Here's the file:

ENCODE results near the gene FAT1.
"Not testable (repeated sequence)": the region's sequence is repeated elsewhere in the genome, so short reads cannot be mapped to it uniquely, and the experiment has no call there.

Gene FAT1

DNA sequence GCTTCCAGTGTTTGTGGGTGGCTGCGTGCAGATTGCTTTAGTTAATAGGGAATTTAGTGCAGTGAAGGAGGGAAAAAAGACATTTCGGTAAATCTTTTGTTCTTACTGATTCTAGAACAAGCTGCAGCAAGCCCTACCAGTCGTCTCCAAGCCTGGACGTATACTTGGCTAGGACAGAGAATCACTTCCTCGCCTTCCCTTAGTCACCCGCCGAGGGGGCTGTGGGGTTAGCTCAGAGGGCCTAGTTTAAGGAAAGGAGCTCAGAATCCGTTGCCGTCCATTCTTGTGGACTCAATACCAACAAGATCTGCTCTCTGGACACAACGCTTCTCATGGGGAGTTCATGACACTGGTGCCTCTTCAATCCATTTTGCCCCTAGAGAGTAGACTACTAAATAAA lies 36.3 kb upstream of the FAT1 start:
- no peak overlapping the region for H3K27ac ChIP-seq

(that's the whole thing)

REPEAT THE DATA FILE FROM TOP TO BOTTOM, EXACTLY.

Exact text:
ENCODE results near the gene FAT1.
"Not testable (repeated sequence)": the region's sequence is repeated elsewhere in the genome, so short reads cannot be mapped to it uniquely, and the experiment has no call there.

Gene FAT1

DNA sequence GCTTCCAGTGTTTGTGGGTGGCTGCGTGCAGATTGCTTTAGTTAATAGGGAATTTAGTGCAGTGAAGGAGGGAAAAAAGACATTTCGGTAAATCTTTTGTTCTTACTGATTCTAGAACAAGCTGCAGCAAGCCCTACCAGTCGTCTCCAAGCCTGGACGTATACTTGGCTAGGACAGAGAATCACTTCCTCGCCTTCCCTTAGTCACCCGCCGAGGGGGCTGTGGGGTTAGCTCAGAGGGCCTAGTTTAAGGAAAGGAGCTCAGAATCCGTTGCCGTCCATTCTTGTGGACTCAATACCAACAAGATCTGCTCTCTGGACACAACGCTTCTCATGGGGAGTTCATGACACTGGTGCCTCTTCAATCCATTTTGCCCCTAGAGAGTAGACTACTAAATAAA lies 36.3 kb upstream of the FAT1 start:
- no peak overlapping the region for H3K27ac ChIP-seq